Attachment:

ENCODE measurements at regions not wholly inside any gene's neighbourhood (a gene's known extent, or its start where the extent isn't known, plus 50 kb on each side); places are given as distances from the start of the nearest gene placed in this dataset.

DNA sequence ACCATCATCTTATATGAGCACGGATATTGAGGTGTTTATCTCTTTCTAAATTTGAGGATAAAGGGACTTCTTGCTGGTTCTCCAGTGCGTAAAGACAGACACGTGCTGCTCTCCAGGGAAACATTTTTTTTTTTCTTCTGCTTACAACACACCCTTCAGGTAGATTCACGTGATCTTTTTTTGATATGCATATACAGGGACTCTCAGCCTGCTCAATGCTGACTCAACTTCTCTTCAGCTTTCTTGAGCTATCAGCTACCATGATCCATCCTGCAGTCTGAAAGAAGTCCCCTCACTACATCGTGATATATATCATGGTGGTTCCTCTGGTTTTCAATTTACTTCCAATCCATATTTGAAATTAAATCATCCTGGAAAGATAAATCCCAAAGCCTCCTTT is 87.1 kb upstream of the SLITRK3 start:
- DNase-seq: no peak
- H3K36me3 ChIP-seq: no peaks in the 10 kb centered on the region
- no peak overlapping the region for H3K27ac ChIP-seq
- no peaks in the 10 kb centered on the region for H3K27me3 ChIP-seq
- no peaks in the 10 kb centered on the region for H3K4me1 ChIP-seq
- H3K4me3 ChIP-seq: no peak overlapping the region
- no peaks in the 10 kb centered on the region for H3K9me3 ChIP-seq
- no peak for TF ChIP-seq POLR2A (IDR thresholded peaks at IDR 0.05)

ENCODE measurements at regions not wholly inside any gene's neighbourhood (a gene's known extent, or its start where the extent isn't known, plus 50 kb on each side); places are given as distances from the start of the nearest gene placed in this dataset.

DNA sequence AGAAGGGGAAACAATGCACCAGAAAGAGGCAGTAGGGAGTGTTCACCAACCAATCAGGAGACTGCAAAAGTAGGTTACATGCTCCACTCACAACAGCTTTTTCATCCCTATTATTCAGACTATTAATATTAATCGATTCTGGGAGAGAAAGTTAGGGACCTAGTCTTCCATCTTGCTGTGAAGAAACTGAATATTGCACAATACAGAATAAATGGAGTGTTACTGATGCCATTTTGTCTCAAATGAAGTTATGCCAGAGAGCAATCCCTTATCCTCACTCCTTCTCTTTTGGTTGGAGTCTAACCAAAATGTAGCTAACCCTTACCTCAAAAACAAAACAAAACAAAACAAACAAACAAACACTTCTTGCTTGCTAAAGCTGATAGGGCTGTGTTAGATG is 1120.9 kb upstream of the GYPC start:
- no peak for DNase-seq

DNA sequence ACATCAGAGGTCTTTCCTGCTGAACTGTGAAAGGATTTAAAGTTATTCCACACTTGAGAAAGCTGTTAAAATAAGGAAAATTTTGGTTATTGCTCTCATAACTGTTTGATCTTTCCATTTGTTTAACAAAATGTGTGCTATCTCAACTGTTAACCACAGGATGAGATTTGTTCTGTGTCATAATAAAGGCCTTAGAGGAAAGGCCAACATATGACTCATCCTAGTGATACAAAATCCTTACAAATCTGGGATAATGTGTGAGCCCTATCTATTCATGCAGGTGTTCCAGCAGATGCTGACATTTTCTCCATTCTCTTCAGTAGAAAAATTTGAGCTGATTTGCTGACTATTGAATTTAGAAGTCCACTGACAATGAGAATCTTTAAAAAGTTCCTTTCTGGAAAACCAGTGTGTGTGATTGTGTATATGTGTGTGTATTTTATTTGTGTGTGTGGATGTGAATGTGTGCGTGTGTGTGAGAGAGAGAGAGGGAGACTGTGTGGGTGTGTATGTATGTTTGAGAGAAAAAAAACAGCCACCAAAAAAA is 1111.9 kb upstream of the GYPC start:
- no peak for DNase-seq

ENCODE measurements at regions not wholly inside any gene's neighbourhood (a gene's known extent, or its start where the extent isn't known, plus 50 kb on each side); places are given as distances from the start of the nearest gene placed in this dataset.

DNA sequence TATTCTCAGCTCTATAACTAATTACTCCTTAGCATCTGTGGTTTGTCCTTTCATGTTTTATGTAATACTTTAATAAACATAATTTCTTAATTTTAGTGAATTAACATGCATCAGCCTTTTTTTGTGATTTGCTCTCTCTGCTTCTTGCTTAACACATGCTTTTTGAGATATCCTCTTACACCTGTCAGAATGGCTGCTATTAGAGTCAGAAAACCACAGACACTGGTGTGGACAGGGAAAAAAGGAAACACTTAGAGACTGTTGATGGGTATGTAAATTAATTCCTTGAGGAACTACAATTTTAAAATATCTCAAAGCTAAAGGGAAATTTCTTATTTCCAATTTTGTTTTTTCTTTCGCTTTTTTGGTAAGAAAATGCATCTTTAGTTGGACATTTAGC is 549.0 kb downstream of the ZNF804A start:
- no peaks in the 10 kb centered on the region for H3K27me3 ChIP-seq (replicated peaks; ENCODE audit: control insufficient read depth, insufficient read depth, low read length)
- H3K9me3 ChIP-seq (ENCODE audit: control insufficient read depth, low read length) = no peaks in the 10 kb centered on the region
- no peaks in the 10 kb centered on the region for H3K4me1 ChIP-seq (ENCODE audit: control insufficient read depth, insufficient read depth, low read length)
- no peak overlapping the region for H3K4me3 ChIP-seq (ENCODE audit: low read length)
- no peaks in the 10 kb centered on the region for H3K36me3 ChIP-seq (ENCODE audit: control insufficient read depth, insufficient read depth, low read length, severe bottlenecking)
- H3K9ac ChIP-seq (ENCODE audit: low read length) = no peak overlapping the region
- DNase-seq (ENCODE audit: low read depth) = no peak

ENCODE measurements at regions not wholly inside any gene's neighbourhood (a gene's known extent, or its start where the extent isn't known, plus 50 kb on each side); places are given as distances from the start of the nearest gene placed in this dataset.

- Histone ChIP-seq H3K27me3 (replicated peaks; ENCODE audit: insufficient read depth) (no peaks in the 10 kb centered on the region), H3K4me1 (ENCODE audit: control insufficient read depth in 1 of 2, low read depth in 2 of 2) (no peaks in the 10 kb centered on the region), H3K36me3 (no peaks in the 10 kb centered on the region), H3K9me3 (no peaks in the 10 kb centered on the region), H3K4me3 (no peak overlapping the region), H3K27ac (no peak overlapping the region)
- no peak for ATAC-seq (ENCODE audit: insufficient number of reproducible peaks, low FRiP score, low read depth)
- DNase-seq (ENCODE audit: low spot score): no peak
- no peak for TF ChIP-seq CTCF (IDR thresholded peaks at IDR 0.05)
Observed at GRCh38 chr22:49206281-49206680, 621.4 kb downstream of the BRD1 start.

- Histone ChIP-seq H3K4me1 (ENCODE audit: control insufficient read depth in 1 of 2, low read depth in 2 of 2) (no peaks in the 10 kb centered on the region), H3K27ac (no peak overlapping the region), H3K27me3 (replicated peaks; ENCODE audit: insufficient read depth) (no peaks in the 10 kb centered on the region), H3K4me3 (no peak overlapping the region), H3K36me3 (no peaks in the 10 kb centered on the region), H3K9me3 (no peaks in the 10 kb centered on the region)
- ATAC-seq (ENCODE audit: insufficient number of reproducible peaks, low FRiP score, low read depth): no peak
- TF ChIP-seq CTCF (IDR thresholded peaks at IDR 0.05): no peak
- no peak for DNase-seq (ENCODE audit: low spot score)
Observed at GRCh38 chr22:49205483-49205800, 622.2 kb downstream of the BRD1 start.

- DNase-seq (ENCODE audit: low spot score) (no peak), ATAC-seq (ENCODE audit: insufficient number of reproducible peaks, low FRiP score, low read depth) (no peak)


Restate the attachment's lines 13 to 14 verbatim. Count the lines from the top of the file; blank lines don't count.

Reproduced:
- no peak for DNase-seq

DNA sequence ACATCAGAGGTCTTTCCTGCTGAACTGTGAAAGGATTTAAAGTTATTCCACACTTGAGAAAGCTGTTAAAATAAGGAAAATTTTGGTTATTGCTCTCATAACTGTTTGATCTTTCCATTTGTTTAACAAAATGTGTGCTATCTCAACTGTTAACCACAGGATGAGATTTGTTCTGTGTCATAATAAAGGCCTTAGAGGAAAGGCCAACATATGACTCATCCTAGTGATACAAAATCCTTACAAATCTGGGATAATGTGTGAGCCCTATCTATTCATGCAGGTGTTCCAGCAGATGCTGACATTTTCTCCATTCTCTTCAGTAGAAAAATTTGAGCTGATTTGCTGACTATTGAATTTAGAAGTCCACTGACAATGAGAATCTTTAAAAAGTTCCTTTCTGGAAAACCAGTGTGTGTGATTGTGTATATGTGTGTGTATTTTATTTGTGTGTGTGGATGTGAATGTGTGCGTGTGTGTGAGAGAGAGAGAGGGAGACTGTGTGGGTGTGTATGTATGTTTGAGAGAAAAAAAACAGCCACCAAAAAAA is 1111.9 kb upstream of the GYPC start: